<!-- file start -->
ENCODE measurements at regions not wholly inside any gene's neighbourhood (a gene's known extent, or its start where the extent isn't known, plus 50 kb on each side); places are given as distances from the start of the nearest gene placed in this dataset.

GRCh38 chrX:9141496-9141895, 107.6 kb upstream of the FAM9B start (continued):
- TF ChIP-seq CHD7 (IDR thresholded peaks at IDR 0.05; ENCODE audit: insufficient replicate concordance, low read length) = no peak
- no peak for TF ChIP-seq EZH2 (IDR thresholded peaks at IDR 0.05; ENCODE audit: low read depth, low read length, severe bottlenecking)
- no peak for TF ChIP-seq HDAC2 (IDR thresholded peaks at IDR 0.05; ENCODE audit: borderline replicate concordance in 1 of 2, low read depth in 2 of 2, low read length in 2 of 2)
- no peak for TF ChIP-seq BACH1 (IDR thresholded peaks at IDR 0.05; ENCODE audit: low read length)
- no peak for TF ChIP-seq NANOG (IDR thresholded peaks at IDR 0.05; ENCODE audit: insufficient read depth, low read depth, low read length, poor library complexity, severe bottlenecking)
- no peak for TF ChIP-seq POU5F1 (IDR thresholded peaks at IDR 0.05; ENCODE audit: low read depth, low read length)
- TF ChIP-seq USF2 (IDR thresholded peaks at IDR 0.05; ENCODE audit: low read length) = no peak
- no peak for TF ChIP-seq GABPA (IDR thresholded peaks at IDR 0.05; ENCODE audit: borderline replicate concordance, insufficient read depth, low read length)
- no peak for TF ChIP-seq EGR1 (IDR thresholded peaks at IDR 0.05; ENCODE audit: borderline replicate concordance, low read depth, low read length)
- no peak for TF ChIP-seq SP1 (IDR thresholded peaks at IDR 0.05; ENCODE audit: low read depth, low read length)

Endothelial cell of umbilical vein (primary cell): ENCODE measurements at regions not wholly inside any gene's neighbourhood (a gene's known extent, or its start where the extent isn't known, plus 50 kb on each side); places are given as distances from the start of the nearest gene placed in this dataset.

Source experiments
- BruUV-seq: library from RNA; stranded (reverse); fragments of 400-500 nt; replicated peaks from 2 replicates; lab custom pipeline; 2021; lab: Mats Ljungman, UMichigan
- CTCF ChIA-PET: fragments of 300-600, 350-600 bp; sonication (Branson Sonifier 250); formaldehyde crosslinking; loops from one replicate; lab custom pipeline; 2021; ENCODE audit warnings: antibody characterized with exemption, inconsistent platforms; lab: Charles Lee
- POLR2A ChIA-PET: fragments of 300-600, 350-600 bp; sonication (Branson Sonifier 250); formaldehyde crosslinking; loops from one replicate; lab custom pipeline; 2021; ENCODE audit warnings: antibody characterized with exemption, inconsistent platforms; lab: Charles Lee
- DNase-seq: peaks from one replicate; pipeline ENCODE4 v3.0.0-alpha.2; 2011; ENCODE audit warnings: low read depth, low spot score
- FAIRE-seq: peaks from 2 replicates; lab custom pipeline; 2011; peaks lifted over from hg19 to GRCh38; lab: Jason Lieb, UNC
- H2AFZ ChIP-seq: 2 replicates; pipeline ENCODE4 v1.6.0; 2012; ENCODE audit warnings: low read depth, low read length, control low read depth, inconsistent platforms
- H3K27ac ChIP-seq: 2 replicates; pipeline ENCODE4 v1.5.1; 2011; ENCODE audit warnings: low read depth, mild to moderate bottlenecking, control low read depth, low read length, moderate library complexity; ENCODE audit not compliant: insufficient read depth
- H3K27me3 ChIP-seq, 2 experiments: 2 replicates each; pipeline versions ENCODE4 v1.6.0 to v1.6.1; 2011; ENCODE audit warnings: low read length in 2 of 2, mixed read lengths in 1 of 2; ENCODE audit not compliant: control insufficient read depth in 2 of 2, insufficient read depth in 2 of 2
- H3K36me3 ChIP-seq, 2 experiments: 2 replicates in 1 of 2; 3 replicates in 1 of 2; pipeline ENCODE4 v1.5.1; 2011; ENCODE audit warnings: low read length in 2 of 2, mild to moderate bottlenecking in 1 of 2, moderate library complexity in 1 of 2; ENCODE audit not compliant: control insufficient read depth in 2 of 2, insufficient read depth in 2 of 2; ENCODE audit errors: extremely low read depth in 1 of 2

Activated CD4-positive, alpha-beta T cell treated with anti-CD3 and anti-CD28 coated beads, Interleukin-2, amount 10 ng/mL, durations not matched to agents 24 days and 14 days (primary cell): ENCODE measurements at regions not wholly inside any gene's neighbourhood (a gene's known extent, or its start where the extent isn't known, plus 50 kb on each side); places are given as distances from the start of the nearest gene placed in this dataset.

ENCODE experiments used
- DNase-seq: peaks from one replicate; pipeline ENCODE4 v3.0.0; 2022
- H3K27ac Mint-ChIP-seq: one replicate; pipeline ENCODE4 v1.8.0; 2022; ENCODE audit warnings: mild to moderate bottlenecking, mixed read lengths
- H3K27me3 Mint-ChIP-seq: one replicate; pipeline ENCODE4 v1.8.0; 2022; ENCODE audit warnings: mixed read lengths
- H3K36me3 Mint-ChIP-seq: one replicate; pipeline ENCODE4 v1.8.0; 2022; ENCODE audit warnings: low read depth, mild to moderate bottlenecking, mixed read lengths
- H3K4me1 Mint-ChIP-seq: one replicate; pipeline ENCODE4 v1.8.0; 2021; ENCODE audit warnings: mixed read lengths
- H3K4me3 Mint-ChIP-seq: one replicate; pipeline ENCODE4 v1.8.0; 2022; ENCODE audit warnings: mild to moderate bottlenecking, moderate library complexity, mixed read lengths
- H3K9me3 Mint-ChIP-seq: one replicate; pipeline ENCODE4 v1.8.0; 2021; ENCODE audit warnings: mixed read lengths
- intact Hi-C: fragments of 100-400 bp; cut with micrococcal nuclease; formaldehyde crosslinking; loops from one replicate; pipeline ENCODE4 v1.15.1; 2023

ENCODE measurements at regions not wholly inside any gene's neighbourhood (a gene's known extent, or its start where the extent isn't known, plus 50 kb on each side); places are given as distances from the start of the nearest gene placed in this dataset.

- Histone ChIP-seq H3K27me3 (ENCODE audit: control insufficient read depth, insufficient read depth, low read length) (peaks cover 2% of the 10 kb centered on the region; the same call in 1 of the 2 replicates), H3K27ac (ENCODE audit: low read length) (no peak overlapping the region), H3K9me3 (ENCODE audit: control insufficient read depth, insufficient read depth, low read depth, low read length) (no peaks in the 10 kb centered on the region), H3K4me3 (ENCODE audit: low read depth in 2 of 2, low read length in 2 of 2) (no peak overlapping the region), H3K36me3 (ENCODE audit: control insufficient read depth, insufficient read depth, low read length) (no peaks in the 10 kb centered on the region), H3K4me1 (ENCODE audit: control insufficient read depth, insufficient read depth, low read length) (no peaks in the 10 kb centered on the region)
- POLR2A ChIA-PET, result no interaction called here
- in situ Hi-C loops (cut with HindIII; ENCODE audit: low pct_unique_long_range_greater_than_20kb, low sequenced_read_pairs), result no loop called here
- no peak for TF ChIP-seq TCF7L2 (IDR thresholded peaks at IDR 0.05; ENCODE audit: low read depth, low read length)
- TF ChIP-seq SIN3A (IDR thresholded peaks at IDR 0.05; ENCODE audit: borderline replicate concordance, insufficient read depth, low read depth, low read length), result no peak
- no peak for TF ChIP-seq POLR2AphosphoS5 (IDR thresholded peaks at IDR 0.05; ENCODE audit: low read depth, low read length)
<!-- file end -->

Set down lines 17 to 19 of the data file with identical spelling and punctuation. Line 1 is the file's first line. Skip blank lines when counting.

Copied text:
- POLR2A ChIA-PET: fragments of 300-600, 350-600 bp; sonication (Branson Sonifier 250); formaldehyde crosslinking; loops from one replicate; lab custom pipeline; 2021; ENCODE audit warnings: antibody characterized with exemption, inconsistent platforms; lab: Charles Lee
- DNase-seq: peaks from one replicate; pipeline ENCODE4 v3.0.0-alpha.2; 2011; ENCODE audit warnings: low read depth, low spot score
- FAIRE-seq: peaks from 2 replicates; lab custom pipeline; 2011; peaks lifted over from hg19 to GRCh38; lab: Jason Lieb, UNC